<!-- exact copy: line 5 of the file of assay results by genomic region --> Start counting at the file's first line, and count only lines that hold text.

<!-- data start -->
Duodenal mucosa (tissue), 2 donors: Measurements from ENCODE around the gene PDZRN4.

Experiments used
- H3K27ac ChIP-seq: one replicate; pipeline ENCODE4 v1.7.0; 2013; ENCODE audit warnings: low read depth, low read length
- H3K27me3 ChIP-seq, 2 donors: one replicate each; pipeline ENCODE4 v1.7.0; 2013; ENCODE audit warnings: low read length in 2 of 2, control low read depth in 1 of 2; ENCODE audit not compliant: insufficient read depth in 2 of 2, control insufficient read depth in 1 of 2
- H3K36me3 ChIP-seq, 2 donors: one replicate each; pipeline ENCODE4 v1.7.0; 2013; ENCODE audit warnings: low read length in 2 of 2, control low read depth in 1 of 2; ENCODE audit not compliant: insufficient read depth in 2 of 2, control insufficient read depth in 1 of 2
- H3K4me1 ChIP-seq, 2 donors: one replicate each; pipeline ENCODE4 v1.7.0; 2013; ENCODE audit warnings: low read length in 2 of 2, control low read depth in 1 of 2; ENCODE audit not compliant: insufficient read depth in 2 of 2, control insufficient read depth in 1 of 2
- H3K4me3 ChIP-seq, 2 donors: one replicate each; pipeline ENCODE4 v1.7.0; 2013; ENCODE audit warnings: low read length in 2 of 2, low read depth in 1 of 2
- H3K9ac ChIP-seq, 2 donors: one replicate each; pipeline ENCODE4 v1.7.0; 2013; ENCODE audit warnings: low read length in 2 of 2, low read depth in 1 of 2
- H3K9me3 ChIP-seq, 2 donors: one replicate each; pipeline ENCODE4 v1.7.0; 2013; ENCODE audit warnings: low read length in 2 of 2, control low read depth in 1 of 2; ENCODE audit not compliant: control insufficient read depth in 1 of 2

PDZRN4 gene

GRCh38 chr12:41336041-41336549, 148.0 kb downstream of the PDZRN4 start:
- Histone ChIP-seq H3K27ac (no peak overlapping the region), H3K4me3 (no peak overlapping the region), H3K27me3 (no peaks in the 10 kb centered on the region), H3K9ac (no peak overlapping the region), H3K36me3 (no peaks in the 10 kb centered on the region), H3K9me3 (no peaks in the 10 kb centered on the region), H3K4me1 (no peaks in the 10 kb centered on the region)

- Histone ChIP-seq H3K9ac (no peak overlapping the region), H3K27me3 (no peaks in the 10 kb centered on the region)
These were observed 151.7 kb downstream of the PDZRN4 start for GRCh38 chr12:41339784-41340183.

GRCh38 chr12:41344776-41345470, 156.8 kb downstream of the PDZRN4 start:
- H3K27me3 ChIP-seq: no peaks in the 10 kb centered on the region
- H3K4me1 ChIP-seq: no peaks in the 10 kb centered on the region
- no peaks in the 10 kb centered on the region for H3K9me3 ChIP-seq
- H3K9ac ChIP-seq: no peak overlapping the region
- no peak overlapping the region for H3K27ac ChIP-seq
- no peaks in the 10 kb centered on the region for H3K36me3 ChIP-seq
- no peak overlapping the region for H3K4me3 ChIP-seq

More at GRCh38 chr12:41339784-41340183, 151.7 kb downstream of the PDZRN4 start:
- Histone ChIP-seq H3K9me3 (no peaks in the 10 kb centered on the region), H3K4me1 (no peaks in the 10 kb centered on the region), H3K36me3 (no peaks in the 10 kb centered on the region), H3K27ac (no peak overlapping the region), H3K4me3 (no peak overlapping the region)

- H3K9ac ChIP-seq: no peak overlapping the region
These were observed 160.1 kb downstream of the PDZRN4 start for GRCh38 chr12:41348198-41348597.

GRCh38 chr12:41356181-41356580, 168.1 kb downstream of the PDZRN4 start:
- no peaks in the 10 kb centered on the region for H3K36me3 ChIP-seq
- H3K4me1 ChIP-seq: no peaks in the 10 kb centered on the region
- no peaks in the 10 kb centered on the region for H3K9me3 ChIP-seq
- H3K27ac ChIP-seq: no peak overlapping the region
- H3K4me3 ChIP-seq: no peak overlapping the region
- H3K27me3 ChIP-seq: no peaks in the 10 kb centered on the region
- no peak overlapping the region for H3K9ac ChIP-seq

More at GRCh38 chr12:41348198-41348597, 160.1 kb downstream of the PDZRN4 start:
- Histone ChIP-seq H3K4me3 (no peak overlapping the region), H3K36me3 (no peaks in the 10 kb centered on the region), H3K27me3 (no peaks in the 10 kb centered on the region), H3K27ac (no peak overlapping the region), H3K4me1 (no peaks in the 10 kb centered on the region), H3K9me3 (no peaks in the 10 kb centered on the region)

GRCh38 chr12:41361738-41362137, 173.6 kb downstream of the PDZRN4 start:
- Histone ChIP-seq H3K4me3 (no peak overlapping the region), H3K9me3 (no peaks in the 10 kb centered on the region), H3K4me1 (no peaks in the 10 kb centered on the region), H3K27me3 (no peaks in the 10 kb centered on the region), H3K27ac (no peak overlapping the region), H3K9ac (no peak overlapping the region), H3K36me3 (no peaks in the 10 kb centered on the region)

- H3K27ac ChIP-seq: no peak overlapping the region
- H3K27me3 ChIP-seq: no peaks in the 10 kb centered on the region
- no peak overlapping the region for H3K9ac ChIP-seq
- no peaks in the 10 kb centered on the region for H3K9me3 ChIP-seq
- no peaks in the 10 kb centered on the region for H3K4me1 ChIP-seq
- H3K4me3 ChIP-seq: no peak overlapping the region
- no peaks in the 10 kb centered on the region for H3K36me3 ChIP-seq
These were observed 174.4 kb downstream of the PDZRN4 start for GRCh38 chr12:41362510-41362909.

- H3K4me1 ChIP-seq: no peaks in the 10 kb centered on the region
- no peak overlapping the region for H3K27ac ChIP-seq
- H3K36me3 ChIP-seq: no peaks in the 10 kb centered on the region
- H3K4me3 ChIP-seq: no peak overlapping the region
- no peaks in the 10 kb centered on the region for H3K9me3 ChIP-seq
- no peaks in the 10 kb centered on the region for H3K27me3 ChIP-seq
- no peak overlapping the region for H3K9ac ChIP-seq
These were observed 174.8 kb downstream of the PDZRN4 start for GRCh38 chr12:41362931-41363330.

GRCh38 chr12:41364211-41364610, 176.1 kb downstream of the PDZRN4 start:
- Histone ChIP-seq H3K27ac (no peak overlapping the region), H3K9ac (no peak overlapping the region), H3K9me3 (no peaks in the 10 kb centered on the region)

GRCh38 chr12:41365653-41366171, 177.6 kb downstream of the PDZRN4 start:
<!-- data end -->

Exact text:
- H3K36me3 ChIP-seq, 2 donors: one replicate each; pipeline ENCODE4 v1.7.0; 2013; ENCODE audit warnings: low read length in 2 of 2, control low read depth in 1 of 2; ENCODE audit not compliant: insufficient read depth in 2 of 2, control insufficient read depth in 1 of 2